Asian-owned businesses establish thriving local presence in Cedar Park, Leander area

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It was an unusually cold February day, but some 3,000 people flocked to the Lakeline area for the second rendition of Far East Fest. The outdoor festival, which brings together Asian restaurants and entertainment groups, was a testament to the growing presence of Asian cultures in the Cedar Park, Leander and Austin areas.

The Asian population is the fastest-growing population segment in Texas, and Central Texas is no exception. Since 2010, Cedar Park’s Asian population has grown by 225 percent to 6,315 people, now making up 9 percent of the city’s total population, according to U.S. census numbers. In Leander, the Asian population doubled in that time period, now at 1,133, or about 3 percent of the city’s population. These numbers include people of a variety of nationalities, including Indian, Chinese, Korean, Vietnamese, Filipino and Japanese.

In the last year, a number of Asian-owned and -focused businesses have opened in Cedar Park, Leander and the Lakeline area of Austin.

The region has also caught the attention of major chains such as H Mart. The Asian supermarket opened on Lakeline Boulevard in Austin in February 2018 and features an eight-restaurant food court.  Several Asian businesses have opened up nearby since.

Min Choe, co-founder of Far East Fest and restaurateur, owns the fusion eatery Donkey Mo’s Korean Fried Chicken, which has locations inside H Mart and Lakeline Mall.

“I think [H Mart] was a clear signal that the Asian community is already huge in the Austin area but more importantly growing at a rapid rate,” Choe said. “What’s awesome is that a lot of the very diverse background that Austin is known for has transferred and been absorbed by the growth in Cedar Park, Leander and Round Rock.”

Reasons for growth

Choe has lived in Austin since he was 4 years old, after he and his family immigrated to the United States from South Korea in 1982. Choe said he noticed the influx of the Asian population when Samsung Austin Semiconductor, a South Korean electronics manufacturer, came to Austin in 1997. 

“I think they helped pioneer the Asian immigration into the Austin area,” Choe said. “Since then, we’ve had some presence with LG and other Korean-backed companies.”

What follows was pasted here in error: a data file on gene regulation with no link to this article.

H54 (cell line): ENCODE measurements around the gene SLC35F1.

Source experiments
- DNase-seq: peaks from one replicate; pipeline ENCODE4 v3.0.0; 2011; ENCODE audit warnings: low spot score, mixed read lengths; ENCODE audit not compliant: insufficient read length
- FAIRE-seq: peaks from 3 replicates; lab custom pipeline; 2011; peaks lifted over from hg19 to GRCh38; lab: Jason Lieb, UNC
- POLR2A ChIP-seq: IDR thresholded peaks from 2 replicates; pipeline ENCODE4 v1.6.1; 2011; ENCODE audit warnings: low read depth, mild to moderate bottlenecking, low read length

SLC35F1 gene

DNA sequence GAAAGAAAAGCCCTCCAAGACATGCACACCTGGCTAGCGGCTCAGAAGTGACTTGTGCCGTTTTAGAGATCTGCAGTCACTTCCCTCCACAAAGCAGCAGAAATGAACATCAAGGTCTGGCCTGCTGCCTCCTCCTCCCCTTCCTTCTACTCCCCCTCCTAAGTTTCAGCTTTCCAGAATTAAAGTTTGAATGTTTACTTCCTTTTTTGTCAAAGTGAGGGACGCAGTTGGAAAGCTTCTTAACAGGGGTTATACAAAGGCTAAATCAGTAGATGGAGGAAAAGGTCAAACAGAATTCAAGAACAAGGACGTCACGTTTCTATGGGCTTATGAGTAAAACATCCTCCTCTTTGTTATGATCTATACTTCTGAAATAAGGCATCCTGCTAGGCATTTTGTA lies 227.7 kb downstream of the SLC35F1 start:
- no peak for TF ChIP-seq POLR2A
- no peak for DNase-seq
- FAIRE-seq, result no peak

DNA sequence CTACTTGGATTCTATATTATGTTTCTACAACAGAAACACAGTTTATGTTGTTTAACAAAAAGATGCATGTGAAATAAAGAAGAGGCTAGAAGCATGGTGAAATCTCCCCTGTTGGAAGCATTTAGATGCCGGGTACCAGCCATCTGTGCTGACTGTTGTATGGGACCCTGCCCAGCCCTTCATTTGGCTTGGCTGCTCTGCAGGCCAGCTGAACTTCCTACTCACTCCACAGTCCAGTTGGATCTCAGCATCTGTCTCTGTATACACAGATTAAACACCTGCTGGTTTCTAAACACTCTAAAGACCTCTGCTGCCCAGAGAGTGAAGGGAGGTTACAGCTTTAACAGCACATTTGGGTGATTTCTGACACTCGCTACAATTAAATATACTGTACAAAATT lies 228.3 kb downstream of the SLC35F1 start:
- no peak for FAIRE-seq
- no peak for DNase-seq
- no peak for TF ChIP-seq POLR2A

Marina Bhargava, CEO of the Greater Austin Asian Chamber of Commerce, said Austin being a tech industry giant is a reason for growth in the Asian-American community.

“When you look at the workforce in tech, a lot of them are Asian-American for many reasons,” Bhargava said. “Part of it is just our culture, I think. … It’s a safer career to get into.”

Unlike New York City and San Francisco, Austin does not have a Chinatown, or a single area where many Asian-Americans reside. The Asian-American population is more scattered, Bhargava said, though most of the population tends to live in northern parts of Central Texas, including Travis County and Williamson County.

She said a number of factors draw Asian-Americans to suburbs such as Cedar Park, including housing and good schools.

Amy Sanborn, owner of Amy’s China Cuisine in Cedar Park, was born in China and moved to the United States in her 30s.

In China, she worked as a pediatrician, but when she came to the United States, her credentials did not carry over. She took nursing courses in California but eventually decided to pursue a career as a restaurant owner. She and her husband moved to Leander in 2006 because she was looking for a place with a small-town feel and access to good schools, she said.

“We love it here,” Sanborn said. “It’s a safe, good place to raise kids. The school district is really good, too.”

A diverse community

Since opening Amy’s China Cuisine in the 1890 Ranch shopping center in Cedar Park in 2012, Sanborn said she has seen many other Asian restaurants pop up around hers. While at first her restaurant was one of the only ones serving Asian cuisine on the block, she said, now the center is home to Takara Sushi, Pho Thanh Ni, Chada Thai and EurAsia Ramen.

“I take it a good way,” Sanborn said. “I take it like a challenge.”

Just as Asia is vast and contains  many countries and cultures, the Asian-American population in the area is also diverse.

Choe said he has noticed the different groups within the Asian-American community become more supportive of one another in recent years. He said when he was growing up, he felt there was more of a disconnect not only between Asian communities and other racial groups but also between various Asian nationalities within Austin.

“Recently, like in the last 10 years, there have been a lot more community-focused organizations popping up really helping to drive the Asian community, the awareness, the economical advancement, the advocacy for Asian communities,” Choe said.

The Greater Austin Asian Chamber of Commerce, which formed in 2012, seeks to be a bridge between the mainstream community and the Asian business community, providing guidance and networking opportunities for business owners in Central Texas, according to Bhargava.